It’s something that many people pop in their bag without thinking twice, but if you have a make-up bag, it’s very likely it’s harbouring deadly superbugs.
A new study by researchers from Aston University has revealed that over 90% of make-up products contain superbugs, including E.coli and Staphylococci.
Worryingly, these bacteria can cause a range of illnesses, including skin infections and blood poisoning.
In particular, the researchers found that beauty blenders - sponges used to apply skin foundation products - were most likely to harbour harmful bacteria.
This is likely down to the fact that the products are rarely cleaned, and are often used beyond their expiration date, according to the researchers.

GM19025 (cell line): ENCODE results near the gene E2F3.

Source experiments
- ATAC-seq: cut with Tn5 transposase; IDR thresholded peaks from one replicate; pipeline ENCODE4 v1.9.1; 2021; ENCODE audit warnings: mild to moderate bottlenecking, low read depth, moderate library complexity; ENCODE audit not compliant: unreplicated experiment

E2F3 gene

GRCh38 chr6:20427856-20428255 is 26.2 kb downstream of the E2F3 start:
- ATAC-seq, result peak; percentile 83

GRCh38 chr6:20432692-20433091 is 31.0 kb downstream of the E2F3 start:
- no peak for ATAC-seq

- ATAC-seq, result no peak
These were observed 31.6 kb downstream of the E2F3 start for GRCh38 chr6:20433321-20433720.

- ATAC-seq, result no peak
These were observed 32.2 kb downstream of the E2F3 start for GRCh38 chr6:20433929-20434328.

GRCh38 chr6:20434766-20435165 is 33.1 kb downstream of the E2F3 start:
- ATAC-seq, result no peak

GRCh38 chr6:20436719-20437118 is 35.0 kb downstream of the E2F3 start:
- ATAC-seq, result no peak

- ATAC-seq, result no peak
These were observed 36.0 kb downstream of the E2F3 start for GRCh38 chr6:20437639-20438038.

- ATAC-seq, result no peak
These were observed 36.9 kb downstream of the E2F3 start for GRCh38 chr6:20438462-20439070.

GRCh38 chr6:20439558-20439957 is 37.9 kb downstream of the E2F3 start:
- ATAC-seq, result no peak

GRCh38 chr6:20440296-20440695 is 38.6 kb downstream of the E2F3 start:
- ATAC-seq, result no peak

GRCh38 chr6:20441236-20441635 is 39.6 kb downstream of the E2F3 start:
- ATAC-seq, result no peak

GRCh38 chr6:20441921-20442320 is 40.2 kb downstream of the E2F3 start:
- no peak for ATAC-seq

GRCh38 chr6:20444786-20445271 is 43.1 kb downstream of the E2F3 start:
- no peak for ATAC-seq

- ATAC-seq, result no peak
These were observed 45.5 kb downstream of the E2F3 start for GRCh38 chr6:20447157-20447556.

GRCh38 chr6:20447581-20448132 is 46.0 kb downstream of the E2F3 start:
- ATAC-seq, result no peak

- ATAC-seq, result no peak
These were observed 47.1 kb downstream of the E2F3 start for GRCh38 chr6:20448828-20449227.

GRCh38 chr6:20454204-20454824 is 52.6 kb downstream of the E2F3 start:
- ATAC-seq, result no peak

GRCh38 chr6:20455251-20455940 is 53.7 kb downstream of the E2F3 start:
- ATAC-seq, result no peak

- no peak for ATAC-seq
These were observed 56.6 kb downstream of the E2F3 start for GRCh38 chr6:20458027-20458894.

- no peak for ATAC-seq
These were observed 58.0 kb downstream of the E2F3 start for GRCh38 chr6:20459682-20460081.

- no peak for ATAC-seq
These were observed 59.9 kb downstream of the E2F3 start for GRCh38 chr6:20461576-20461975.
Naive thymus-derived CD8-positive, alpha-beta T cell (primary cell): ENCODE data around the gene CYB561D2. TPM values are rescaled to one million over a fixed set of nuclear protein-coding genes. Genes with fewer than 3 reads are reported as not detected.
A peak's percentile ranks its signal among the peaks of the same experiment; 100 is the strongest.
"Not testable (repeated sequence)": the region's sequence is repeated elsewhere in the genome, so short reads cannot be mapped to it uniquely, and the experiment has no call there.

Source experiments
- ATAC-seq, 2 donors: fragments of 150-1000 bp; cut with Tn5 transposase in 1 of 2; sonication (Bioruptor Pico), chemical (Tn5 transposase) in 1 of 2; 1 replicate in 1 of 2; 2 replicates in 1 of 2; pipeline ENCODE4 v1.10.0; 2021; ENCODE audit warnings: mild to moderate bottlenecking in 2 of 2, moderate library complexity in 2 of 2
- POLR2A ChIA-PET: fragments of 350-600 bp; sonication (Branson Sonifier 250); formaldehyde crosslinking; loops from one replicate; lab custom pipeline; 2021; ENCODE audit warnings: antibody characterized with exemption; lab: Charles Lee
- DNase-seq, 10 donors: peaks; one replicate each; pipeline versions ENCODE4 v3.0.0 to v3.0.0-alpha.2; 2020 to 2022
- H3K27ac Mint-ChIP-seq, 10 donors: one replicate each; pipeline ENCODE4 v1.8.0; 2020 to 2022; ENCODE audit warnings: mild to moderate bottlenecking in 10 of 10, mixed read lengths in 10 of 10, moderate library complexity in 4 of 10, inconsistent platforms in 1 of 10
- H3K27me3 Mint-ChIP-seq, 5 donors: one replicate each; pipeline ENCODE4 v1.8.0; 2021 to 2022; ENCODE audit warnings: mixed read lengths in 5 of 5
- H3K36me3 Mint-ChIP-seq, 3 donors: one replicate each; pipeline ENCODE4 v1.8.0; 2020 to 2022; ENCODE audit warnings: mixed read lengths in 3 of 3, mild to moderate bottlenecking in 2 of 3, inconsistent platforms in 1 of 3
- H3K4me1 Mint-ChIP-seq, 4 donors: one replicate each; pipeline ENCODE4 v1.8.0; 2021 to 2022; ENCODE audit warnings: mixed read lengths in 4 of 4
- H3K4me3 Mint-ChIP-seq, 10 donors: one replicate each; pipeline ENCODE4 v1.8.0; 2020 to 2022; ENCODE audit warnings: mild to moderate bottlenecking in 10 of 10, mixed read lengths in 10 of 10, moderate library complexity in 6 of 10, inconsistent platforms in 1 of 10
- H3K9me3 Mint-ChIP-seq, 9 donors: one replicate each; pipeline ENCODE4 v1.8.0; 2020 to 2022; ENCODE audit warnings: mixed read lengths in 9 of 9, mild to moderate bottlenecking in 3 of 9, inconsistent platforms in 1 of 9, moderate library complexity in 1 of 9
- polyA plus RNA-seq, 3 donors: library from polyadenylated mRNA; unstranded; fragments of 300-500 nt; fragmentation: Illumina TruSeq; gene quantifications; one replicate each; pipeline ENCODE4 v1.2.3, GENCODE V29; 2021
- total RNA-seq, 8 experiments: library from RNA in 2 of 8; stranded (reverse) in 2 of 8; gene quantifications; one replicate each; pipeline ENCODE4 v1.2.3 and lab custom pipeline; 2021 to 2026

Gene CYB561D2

Other products found to contain these superbugs included mascara and lip gloss.
Dr Amreen Bashir, who led the study, said: “Consumers' poor hygiene practices when it comes to using make-up, especially beauty blenders, is very worrying when you consider that we found bacteria such as E.coli - which is linked with faecal contamination - breeding on the products we tested.”
Based on the findings, the researchers are urging regulatory bodies to do more to protect customers.
For example, expiry dates and cleaning instructions aren't currently mandatory on makeup packaging.
Dr Bashir added: “More needs to be done to help educate consumers and the make-up industry as a whole about the need to wash beauty blenders regularly and dry them thoroughly, as well as the risks of using make-up beyond its expiry date."